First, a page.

A significant increase in the supply of platinum from recycling, a strong fall in demand for autocatalysts and price-elastic Chinese jewellery demand are combining to hobble the platinum mining industry.
(Amplats) CEO Chris Griffith tells Mining Weekly Online in the accompanying video interview that secondary supply of platinum from recycling quadrupled from 500 000 oz a year to 2-million ounces a year from 2000 to 2012, with demand for autocatalysts falling by nearly 9% in the latter year.
While much store was placed on extra demand for jewellery in China, this demand proved to be price elastic, with demand rising when the price was down and demand falling when it was up, which kept the price in a narrow range.
With the price unlikely to rise and with the massive increase in costs, the industry is facing an increasingly tight future.
“Current market conditions are very difficult for platinum miners,” says Griffith.
This is in sharp contrast to the market conditions of the past.
From the 1980s to the 2000s, the rate of growth of demand for platinum in jewellery, industry and autocatalysis averaged 5% a year.
In 2006, Amplats anticipated wrongly that these halcyon conditions would persist to 2012.
But instead of demand continuing to grow at a rate of 5% a year from 2007 to 2012, there was a slight overall demand reduction, plummeting autocatalyst demand and ups-and-downs from jewellery demand, which traditionally serves as a market saviour when prices are low.
Miners were increasing supply in the expectation of continued high growth and at the same time the 2-million ounces of recycled supply began to virtually match what Amplats puts on to the market a year from its mining activities.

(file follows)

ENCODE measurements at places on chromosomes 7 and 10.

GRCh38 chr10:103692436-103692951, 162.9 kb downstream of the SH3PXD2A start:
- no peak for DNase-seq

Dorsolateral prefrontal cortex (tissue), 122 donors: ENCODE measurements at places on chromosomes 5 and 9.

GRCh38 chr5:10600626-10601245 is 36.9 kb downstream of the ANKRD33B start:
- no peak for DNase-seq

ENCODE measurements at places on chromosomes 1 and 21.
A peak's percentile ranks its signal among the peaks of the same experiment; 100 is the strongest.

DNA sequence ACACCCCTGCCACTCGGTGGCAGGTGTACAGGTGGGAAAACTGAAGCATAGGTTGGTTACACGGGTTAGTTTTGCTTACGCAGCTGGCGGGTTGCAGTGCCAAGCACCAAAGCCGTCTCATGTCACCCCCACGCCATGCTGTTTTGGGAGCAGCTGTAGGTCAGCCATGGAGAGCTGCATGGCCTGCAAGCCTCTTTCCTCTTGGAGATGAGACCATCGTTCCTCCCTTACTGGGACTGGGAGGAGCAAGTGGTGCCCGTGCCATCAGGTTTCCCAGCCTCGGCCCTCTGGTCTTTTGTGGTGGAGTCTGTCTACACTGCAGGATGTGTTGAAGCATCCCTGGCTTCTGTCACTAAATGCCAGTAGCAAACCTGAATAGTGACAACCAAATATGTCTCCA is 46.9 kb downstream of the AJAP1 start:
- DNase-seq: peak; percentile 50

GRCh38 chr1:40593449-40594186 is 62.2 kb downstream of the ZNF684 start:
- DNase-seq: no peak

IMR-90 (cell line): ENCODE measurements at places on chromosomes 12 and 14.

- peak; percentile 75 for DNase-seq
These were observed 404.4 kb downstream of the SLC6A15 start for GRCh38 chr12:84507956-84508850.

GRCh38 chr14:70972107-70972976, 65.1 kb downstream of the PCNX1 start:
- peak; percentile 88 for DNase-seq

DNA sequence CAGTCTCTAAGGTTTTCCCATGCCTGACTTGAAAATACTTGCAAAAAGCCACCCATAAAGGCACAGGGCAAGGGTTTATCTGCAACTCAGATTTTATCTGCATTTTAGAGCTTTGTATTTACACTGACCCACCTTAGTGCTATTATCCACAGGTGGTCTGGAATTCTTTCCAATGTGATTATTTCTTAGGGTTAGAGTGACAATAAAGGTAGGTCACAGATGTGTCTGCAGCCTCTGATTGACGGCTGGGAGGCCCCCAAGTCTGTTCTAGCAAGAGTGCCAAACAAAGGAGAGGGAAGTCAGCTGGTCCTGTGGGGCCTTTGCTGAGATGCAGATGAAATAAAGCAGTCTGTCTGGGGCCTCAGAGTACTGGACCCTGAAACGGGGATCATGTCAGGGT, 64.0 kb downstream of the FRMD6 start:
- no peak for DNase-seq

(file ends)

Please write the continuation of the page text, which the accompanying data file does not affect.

As a result of these fundamentals, there is an oversupply of platinum in the market – a scenario that is likely to persist.
“We’re unlikely to see a substantial improvement in demand in the short term and we are likely to see additional ounces come on to the market from secondary supply.
“Some of the demand will come from highly price-elastic areas, which means that the price is unlikely to rise.
“With the price unlikely to rise and with the massive increase in costs, it means that the industry is facing increasingly difficult times going ahead, not better times, hence the need for us, under circumstances of having loss-making shafts, to make a change to the business.”
The change has been the most far-reaching in the JSE-listed company’s 58-year history and involves the closure of two mines, the mothballing of four shafts, the selling of Union mine and the offer to create at least one new non-mining job for each of the 14 000 mining jobs that are expected to be shed.
“Clearly, our first objective has to be to restore profitability. In that process, we’ve evaluated this business inside and outside, backwards and forwards, for almost a year now, “ Griffith tells Mining Weekly Online.
The production profile will be cut by 400 000 oz to align the output with demand and Rustenburg will be restructured into three operating entities, removing 250 000 oz to 300 000 oz a year of high-cost production.
Four Rustenburg shafts, Khuseleka 1 and 2 shafts and Khomanani 1 and 2 shafts, will be mothballed for the long-term and the Rustenburg operations will become a 320 000 oz to 350 000 oz a year producer, ensuring more effective capital allocation.
As a result, Amplats will reduce its planned capital expansion over the next ten years by 25% to R100-billion in order to focus investment on low-cost, high-margin projects. – Creamer Media